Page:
Fantastically Strange Museums To Visit On Your Summer Vacation
So you’ve gone to the Smithsonian and the whole family was impressed by the dinosaur bones at the American Museum Of Natural History in New York City. Maybe this year it’s time to change things up a bit, maybe it’s time to step outside of the obvious and into the extraordinary. How about a UFO Museum? Or what about an afternoon spent wandering through the International Spy Museum?
National Mustard Museum, Middleton, Wisconsin
When Wisconsin lawyer Barry Levenson, owner, and CMO—”chief mustard officer”—of the National Mustard Museum, mourned over the defeat of his beloved Boston Red Socks in the 1986 World Series, he decided he needed a welcomed distraction. And 5,000 different mustards and three decades later, Levenson’s “distraction” is a mustard-filled museum, free to the general public. All Levenson asks is that visitors who are able make a small donation or perhaps take home a bottle or two of his favorite condiment from the museum gift shop. That is, after all, the only way to “keep the mustard at the museum flowing.”
International UFO Museum, Roswell, New Mexico
Roswell, New Mexico has a long, supernatural history of unexplained sightings and strange occurrences, so a UFO Museum there, according to the founders, just made sense. Visitors can expect to see serious exhibits that, according to the Museum’s website, “maintain its position on the serious side of the UFO phenomena.” Individuals who seek more information on UFOs and sightings can also access the museum’s extensive collection for research. But most people who visit the museum, which has moved twice to bigger spaces since its inception, come because they are curious.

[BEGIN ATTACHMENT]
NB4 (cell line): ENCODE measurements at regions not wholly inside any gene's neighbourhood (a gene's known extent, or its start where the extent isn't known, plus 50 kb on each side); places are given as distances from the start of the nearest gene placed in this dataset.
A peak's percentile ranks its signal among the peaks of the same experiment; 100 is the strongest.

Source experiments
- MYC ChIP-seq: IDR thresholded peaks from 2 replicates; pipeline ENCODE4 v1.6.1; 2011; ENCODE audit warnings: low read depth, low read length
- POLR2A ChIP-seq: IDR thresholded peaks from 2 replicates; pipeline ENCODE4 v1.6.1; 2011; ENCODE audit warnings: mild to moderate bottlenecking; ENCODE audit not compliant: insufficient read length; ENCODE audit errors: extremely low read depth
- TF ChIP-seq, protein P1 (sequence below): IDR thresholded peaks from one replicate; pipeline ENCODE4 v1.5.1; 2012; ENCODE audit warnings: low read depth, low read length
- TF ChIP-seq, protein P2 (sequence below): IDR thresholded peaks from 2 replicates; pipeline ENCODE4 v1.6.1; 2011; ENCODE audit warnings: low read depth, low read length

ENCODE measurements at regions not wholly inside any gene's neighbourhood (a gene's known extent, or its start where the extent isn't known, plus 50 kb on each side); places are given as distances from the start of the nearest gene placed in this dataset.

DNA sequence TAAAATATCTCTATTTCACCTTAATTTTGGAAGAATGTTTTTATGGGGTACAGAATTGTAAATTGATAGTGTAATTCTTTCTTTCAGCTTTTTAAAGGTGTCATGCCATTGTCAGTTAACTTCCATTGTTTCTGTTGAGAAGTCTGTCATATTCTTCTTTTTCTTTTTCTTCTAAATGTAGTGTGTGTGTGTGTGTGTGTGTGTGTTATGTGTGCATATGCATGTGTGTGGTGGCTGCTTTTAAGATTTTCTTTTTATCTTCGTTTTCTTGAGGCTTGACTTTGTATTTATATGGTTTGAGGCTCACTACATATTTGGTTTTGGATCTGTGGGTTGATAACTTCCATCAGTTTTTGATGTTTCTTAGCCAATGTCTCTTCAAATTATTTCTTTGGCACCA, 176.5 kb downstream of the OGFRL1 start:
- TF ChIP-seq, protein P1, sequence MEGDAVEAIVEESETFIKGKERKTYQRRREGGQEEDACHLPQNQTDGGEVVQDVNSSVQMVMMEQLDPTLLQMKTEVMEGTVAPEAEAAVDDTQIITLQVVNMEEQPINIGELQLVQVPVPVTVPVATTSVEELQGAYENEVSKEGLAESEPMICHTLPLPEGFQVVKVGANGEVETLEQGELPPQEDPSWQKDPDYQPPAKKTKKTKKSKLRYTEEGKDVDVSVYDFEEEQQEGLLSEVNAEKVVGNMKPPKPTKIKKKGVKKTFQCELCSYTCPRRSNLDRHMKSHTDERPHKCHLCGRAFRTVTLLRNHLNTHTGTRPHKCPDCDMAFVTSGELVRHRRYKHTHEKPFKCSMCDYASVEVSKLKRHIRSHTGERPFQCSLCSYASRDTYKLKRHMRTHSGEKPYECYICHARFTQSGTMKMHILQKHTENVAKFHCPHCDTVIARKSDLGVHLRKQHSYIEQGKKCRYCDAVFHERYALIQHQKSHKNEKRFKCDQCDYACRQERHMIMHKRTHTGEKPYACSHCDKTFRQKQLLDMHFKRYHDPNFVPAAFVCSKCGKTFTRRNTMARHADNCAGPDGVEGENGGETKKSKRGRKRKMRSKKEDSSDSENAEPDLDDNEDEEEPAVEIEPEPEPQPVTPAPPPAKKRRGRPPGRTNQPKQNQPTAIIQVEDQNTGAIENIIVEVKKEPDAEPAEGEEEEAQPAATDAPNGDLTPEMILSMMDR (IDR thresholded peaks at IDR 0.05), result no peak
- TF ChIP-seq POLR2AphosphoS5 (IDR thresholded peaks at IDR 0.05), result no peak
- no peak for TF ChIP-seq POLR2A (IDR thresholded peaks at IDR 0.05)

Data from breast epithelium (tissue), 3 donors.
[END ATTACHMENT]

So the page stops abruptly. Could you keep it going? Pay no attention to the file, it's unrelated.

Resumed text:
The Trash Museum, Hartford, Connecticut
The CRRA Trash Museum in Hartford, Connecticut is, quite literally, 6,500 square feet filled to the brim, with garbage. Visitors can begin their exploration at the intriguing Temple Of Trash, and then work their way through the dozens of exhibits, all of which focus on trash collecting—or the more delicate and carefully coined name of “materials management.” The site also allows curious onlookers to watch the inner workings of a real recycling center, which is located on the premises. How could anyone refuse a visit to a museum of such fantastically filthy proportions?
International Spy Museum In Washington, D.C.
All 68,000 square-feet museum of the International Spy Museum, located in the heart of Washington D.C., is dedicated to the nuts and bolts of espionage—and it won’t take visitors very long to “spy” something interesting among the many exhibits. Some of the must-sees at the museum include an interactive, live action spy adventure, and an exhibit that breaks down the “Exquisitely Evil” espionage tactics of over 50 years of villains from the James Bond movies. Above all, the museum is home to hundreds of different cool spy gadgetry, amazing booby trap devices, and never-before seen covert weapons.
New Orleans Pharmacy Museum, New Orleans, Louisiana